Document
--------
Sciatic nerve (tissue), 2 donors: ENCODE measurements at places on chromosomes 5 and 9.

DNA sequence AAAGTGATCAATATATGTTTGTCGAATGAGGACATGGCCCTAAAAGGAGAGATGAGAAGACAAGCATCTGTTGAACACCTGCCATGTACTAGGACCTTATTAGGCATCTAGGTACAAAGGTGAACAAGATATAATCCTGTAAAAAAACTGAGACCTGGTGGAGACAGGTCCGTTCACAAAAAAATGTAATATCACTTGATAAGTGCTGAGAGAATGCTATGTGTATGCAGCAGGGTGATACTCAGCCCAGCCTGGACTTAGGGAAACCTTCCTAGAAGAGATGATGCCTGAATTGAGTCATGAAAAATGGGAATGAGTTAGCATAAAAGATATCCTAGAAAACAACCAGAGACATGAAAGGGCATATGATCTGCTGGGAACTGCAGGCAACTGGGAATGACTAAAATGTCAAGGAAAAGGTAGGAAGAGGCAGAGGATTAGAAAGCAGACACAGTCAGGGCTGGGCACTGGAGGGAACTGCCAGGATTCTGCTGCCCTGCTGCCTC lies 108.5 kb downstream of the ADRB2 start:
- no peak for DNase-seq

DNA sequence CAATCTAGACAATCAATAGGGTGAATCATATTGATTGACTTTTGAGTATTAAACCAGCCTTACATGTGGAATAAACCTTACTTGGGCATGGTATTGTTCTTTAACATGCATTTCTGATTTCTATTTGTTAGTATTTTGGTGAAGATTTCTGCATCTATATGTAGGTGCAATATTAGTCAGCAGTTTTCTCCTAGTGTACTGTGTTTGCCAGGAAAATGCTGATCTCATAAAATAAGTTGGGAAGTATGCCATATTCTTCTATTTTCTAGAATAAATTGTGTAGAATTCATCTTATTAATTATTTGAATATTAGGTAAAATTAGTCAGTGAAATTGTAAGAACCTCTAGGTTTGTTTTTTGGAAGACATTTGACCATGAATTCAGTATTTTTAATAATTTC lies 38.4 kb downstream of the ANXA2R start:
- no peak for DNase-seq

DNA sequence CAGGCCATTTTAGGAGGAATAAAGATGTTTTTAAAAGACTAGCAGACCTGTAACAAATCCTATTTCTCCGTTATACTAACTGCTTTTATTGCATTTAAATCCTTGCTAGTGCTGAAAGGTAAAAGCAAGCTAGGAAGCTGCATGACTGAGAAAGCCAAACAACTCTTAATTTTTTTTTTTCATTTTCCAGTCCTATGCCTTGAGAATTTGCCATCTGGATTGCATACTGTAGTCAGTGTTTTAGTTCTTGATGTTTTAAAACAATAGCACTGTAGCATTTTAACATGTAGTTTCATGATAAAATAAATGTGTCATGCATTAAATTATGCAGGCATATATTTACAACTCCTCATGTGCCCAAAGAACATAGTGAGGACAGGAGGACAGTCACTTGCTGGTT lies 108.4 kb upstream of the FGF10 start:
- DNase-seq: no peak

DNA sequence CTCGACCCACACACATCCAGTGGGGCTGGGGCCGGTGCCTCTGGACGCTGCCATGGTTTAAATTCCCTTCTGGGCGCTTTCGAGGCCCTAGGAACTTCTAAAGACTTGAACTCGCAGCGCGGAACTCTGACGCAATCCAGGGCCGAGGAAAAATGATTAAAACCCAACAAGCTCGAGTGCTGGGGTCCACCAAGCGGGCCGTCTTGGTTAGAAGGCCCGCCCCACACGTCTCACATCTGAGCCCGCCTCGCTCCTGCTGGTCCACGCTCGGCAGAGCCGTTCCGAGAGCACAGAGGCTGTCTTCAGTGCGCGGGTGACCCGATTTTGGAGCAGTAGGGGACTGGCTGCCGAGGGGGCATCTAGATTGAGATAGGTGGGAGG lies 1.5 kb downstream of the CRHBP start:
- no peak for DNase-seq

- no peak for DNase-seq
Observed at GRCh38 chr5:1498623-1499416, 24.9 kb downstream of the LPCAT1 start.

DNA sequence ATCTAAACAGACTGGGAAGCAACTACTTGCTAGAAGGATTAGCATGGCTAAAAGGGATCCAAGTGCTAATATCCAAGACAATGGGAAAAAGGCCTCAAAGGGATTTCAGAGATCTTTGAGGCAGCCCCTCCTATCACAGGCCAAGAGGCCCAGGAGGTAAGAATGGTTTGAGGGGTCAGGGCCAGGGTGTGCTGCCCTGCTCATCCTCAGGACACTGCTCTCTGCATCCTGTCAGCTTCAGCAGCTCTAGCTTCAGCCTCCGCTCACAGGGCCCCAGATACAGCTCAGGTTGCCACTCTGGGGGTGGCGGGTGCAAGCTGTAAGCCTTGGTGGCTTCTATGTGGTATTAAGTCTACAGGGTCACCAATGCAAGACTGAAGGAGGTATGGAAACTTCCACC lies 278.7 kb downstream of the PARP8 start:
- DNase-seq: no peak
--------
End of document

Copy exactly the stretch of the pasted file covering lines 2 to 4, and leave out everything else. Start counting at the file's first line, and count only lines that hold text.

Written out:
DNA sequence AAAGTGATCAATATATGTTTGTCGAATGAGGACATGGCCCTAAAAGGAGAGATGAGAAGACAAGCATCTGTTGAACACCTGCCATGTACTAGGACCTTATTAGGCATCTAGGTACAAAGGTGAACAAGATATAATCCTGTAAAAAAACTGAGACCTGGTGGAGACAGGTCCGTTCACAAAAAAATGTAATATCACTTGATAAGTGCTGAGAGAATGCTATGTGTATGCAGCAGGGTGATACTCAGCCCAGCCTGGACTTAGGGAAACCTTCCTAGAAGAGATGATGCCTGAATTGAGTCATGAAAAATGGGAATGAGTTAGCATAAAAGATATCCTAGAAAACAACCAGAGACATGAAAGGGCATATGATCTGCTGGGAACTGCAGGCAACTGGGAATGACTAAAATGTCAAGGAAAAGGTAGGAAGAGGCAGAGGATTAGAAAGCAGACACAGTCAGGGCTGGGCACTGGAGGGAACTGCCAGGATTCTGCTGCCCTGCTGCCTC lies 108.5 kb downstream of the ADRB2 start:
- no peak for DNase-seq

DNA sequence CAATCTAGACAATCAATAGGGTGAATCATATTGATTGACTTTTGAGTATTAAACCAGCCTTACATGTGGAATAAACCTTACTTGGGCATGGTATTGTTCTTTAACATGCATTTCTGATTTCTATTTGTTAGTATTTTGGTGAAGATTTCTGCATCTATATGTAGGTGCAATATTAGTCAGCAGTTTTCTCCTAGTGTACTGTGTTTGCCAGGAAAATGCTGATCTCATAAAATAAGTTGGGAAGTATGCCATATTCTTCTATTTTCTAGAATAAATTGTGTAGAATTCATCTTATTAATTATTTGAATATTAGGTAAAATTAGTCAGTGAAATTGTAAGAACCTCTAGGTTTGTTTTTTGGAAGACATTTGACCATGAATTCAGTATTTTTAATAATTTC lies 38.4 kb downstream of the ANXA2R start: